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Catastrophe

The devil is in the detail
IG, as per dictionary definitions:
ROTATE vb
  • to turn or cause to turn around an axis; revolve or spin.
  • to follow or cause to follow a set sequence.
ROTATION n
  • the act of rotating; rotary motion
  • a regular cycle of events in a set order or sequence
  • etc
The second meanings include rotation (orbit) around a body in a set order of sequence.
As I pointed out, it favours spin, but can include orbit.

Furthermore, Google rotate:

Definition of rotate (Entry 2 of 2) intransitive verb. 1a : to perform an act, function, or operation in turn. b : to pass or alternate in a series. 2 : to turn about an axis or a center : revolve especially : to move in such a way that all particles follow circles with a common angular velocity about a common axis.

It is ambiguous. It contributes to the spin/orbit misunderstandings.

Cat :)
 
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IG2007

"Don't criticize what you can't understand..."
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Well, Cat, google tells to me that:
  • MATHEMATICS
    the conceptual operation of turning a system about an axis.
In the sense of mathematics, rotation means that.
 
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IG2007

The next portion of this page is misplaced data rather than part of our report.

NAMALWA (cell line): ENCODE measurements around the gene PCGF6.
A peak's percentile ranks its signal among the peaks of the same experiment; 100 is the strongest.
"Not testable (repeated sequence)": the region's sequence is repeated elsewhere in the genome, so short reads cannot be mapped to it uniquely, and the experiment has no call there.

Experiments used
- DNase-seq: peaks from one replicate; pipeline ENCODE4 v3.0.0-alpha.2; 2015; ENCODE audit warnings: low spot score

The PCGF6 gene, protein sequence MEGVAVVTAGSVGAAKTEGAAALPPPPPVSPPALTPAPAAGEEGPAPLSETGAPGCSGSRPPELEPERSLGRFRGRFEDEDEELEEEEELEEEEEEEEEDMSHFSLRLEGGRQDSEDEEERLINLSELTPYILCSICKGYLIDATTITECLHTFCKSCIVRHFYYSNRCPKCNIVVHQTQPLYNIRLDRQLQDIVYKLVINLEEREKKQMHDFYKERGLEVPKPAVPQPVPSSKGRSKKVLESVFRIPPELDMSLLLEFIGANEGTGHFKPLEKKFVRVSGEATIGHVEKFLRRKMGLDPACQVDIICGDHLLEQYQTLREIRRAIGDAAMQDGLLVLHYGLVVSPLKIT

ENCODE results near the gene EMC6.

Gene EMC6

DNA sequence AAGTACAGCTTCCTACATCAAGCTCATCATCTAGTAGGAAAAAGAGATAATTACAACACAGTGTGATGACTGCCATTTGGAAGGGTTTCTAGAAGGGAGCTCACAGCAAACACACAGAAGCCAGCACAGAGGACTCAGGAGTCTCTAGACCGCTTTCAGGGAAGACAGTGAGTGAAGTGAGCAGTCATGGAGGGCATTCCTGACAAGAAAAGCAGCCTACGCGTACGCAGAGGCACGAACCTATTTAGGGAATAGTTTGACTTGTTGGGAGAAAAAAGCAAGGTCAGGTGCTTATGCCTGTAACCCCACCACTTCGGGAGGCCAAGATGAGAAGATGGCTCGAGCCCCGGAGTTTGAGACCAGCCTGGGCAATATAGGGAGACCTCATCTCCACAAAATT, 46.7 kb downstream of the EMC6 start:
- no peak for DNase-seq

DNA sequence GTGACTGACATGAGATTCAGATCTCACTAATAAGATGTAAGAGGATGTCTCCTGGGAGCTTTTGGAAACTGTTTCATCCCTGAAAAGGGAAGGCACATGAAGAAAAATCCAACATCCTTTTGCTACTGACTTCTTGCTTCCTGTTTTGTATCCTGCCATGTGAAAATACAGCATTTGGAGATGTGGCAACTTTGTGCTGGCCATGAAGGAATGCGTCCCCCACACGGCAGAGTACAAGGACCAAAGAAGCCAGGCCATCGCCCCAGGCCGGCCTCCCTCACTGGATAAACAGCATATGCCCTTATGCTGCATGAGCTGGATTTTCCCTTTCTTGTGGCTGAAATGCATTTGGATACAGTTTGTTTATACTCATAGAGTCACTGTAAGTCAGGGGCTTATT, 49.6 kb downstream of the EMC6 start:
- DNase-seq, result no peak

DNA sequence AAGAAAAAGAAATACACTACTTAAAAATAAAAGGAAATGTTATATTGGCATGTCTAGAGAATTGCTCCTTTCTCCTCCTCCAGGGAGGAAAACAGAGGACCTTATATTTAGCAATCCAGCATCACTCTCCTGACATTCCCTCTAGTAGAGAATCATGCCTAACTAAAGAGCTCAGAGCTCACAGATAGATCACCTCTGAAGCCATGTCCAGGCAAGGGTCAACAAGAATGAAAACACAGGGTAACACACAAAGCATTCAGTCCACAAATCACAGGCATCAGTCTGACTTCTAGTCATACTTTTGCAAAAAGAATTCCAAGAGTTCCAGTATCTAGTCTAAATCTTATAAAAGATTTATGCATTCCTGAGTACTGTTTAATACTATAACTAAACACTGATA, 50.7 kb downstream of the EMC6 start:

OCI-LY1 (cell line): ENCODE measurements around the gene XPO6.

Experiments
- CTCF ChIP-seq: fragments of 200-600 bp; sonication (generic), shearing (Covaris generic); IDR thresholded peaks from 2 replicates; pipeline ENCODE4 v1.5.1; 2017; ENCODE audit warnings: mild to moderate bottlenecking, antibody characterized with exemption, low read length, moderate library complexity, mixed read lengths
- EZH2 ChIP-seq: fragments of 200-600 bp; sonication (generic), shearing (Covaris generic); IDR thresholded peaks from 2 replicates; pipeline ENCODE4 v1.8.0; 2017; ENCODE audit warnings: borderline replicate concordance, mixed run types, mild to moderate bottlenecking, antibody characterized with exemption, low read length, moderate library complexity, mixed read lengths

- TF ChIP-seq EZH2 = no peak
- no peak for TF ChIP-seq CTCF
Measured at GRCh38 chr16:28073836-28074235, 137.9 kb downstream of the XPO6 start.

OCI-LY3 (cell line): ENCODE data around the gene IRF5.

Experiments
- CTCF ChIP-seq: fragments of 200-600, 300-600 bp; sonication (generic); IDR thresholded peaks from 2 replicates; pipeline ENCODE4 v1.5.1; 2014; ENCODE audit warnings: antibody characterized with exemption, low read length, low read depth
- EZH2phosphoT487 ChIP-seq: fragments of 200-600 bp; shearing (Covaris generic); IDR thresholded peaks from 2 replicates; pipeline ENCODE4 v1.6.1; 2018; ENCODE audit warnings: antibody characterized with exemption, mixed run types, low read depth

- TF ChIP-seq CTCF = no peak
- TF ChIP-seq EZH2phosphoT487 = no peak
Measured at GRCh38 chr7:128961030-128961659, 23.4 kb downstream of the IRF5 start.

"Don't criticize what you can't understand..."
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Well, Cat, google tells to me that:
  • MATHEMATICS
    the conceptual operation of turning a system about an axis.
In the sense of mathematics, rotation means that.
 
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Catastrophe

The devil is in the detail
IG, We are talking astronomy, not mathematics. Saying it twice does not make it more true. :) :) :) In mathematics, as you quote, there is no comparison with one body orbiting another, so the cinfusion is not there to be seen. See my comments about spin = one body orbit = at least two bodies.
I told you that it is not wrong in astronomy - just misleading and ambiguous. The fault is not in the words, it is in the people who misuse them. As I said, that is why I avoid misinterpretation by using spin and orbit. If you are not very careful, you may find yourself getting trapped by the ambiguity. Knowing you, you won't - but then most people are not as bright as you.
 

Catastrophe

The devil is in the detail
See Merriam-Webster (different dictionary from previous quoted):
Examples of rotation in a Sentence
the rotation of the Earth around its axis
the rotation of the Moon around the Earth my emphasis.
See More

These include:
Alfalfa and corn are planted in rotation.
the rotation of the job of club president
The car needs a tire rotation.
None of these implies that the subject of the sentence is spinning on a n axis - more that they are being moved around.

If I ask you what you understand by "the rotation of a imaginarymoon takes 15 days", what would you reply? Equally, "the rotation of imaginaryplanet takes 8 hours?
 
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Catastrophe

The devil is in the detail
IG, I apologise for shouting but this is not a contest. Is is trying to get the English language used correctly.
Just to complete the investigation, Merriam-Webster gives:

Quote
1 : the action by a heavenly body of going round in a fixed course The revolution of the earth around the sun marks one year.
2 : a spinning motion around a center or axis : rotation A light push started the globe's revolution.
Quote

That is also ambiguity.
QED

Cat :) :) :) :) :) :)
 
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IG2007